“Here Comes the Judge!”
Thomas P. Gysegem can be called a lot of things, including assistant prosecutor, judge and teacher. But there is one tag many people don’t know that they can hang on the longtime law man – actor. And it was his role as a part-time justice studies instructor at Kent State University at Trumbull that brought the Warren Municipal Court judge back to the stage this past summer after a self-imposed sentence away from acting.read more
Kent State University Marks 10th Annual Martin Luther King Jr. CelebrationPosted Jan. 16, 2012 | Foluke Omosun
Events feature global performances and honor significant contributions to the promotion of diversity
Marc Lamont Hill, Ph.D., activist, social critic and one of the nation’s most notable African-American leaders, will be the keynote speaker at Kent State’s 10th Annual Martin Luther King Jr. Celebration on Thursday,
Jan. 26, at the Kent Student Center. The theme for this year’s event is “Empowering the Individual, Strengthening the Community,” and is free and open to the public.
Hill is an associate professor of English education and anthropology at Columbia University, and is an award-winning newspaper columnist and blogger. He is known for his thoughtful perspectives on everything from sexuality to education and religion. Hill’s respected commentary has been featured on NPR, in The Washington Post, Essence and The New York Times, as well as on Fox News where he is a regular contributor.
“Our program this year not only celebrates the life of Dr. King, but also reflects the ideals that he stood for in reference to civil rights and all people being treated the same,” says Geraldine Hayes-Nelson, Ph.D., executive director of Kent State’s Diversity Programing and Community Outreach.
A cultural celebration of music, word and dance will take place on Thursday, Jan. 26, from 1-1:45 p.m., at the Kent Student Center Kiva. The celebration will continue at 2:10 p.m. with a lecture by Hill at the Kent Student Center Ballroom, and the Diversity Trailblazer Award presentation that will recognize contributions to the promotion of diversity. Signing of Hill’s book, Beats, Rhymes and Classroom Life: Hip-Hop Pedagogy and the Politics of Identity, and reception will follow at 4 p.m. on the Ballroom balcony. The book is now available for purchase at the University Bookstore, and will also be sold from 1-2 p.m. on Jan. 26, prior to his speech. An ASL interpreter will be present, and the event will be streamed live for Regional Campuses.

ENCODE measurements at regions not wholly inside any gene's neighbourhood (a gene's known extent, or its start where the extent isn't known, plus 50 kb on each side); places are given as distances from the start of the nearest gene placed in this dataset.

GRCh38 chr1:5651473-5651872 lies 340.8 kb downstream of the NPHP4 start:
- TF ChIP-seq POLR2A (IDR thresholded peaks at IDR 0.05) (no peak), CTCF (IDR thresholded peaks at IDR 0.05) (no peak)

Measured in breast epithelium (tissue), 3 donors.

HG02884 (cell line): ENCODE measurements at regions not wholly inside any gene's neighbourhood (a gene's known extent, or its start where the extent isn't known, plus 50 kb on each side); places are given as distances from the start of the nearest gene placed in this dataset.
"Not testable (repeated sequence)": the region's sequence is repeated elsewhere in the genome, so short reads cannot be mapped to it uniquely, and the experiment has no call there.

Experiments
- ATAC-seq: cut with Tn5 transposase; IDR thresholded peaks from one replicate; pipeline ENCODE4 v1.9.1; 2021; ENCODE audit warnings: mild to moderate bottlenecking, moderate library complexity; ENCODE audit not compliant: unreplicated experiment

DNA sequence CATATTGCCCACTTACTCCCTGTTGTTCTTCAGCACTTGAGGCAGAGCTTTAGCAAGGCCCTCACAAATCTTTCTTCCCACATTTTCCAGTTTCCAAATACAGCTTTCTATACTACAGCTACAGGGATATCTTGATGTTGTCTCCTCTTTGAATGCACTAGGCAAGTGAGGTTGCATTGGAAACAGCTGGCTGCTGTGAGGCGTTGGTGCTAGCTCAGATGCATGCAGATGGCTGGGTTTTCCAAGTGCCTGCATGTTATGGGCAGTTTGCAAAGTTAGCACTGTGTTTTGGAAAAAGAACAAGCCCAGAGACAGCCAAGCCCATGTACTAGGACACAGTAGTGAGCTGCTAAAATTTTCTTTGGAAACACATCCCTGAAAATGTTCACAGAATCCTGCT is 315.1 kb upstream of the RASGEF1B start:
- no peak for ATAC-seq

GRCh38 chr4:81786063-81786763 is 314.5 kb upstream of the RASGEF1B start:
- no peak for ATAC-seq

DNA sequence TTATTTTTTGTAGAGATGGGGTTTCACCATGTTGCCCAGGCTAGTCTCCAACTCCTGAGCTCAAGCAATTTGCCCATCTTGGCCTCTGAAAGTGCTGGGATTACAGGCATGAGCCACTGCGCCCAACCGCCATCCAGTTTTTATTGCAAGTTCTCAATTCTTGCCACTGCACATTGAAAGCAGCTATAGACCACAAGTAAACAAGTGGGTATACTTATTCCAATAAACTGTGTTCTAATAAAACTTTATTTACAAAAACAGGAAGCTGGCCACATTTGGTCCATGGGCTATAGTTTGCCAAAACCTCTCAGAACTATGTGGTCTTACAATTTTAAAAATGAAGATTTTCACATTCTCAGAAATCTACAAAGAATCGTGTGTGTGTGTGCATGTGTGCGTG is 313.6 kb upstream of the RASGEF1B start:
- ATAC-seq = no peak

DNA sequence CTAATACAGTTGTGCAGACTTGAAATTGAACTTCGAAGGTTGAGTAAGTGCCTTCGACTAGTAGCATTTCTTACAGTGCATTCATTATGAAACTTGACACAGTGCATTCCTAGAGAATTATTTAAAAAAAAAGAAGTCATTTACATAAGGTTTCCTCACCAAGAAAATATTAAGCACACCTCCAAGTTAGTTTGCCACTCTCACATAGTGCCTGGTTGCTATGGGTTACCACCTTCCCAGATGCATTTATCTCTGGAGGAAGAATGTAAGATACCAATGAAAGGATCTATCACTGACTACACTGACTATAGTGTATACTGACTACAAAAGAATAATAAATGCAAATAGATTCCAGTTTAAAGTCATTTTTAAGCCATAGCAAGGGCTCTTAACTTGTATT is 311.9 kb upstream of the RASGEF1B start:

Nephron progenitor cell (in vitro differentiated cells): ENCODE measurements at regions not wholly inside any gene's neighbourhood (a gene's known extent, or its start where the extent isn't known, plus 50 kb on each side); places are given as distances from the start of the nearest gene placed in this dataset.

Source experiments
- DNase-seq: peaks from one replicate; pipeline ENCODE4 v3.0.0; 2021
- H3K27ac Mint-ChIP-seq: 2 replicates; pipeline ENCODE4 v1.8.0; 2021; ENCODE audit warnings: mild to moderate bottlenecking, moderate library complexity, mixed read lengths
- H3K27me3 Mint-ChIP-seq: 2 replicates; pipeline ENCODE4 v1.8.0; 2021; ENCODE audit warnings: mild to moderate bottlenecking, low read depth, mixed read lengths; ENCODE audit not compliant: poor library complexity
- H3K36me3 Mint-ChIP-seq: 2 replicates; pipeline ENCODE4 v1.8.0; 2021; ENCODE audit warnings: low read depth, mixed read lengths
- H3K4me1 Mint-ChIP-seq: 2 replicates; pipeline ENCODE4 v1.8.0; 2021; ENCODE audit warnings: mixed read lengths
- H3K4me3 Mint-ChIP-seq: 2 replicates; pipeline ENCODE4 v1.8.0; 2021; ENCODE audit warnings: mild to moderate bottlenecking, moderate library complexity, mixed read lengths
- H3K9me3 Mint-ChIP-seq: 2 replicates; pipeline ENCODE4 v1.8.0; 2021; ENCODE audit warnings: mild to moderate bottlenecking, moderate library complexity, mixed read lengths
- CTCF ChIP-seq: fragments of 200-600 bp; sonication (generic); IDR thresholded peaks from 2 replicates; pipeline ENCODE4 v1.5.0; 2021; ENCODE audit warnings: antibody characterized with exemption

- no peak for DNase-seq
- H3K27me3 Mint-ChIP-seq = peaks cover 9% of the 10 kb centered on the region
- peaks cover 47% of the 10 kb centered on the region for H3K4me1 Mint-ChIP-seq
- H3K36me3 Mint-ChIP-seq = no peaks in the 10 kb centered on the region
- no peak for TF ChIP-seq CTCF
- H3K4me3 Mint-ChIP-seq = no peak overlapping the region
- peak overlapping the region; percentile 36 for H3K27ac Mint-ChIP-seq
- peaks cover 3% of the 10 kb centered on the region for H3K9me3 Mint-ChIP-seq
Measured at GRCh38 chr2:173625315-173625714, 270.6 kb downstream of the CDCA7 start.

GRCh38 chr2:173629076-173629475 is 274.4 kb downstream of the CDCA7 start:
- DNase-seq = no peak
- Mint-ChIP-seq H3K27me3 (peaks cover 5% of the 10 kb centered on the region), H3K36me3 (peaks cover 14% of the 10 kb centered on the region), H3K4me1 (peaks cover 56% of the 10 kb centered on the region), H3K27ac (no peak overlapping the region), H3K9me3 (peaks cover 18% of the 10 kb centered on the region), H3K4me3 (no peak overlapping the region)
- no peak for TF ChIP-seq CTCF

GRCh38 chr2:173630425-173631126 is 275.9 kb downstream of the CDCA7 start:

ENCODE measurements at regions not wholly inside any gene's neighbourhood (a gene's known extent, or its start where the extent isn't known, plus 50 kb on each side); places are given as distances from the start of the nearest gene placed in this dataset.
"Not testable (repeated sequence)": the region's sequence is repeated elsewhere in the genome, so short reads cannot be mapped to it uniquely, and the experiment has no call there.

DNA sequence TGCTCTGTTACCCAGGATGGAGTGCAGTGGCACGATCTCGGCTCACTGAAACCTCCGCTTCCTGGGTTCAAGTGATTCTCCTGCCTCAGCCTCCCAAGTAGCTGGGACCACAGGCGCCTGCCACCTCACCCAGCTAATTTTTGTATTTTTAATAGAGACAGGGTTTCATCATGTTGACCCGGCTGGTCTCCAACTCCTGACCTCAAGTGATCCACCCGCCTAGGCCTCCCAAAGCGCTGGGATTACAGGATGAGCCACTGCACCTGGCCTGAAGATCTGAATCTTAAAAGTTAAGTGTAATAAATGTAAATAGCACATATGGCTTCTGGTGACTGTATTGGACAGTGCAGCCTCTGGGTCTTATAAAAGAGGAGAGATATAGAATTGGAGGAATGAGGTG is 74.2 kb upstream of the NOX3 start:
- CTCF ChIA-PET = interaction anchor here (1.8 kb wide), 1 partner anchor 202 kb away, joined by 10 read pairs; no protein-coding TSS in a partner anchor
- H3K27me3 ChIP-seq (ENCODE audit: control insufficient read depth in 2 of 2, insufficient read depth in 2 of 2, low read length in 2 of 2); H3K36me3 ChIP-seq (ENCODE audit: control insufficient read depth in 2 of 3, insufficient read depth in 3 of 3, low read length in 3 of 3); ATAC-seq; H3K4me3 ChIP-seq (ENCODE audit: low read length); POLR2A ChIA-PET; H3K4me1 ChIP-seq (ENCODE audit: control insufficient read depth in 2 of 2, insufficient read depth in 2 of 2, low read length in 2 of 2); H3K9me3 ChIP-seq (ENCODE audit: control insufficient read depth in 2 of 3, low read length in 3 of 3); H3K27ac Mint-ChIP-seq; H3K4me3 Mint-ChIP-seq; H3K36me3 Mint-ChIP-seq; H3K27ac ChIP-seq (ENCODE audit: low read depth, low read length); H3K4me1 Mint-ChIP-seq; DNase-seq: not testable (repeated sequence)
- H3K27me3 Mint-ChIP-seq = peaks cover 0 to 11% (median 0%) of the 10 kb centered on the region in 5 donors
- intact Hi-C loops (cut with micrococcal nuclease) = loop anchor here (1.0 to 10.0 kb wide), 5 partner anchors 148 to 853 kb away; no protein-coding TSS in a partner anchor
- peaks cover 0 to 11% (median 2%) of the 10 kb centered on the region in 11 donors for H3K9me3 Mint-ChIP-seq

This year, Kent State will begin with a week of pre-celebratory events, starting Tuesday, Jan. 17, with screenings of documentaries and films about King and the civil rights era, and other diversity-related events leading up to the actual campuswide celebration on Jan. 26.
Kent State has also added an international component to the annual celebration, featuring for the first time a Festival of Nations on Friday, Jan. 20, from 5-7 p.m., at the Kent Student Center Ballroom. The event will educate and celebrate the diversity of Kent State students and showcase a variety of cultural activities from around the world.
“Dr. King’s ideals are in line with Kent State’s ‘you belong here’ mantra, which is all about creating an inclusive environment where everyone feels welcome, valued and respected. His impact was felt globally, and that is why we feel it is important to involve our international students in our programming this year,” says Hayes-Nelson.
Registration tables will be available at the Kent Student Center on Jan. 23, 24 and 25, from 11 a.m. to
2 p.m., for faculty, staff and students interested in signing-up for Kent State’s “100 Commitments” initiative that provides learning experiences about diversity and inclusion.
For more information about the event, visit www.kent.edu/diversity/events/events.cfm or call 330-672-8563.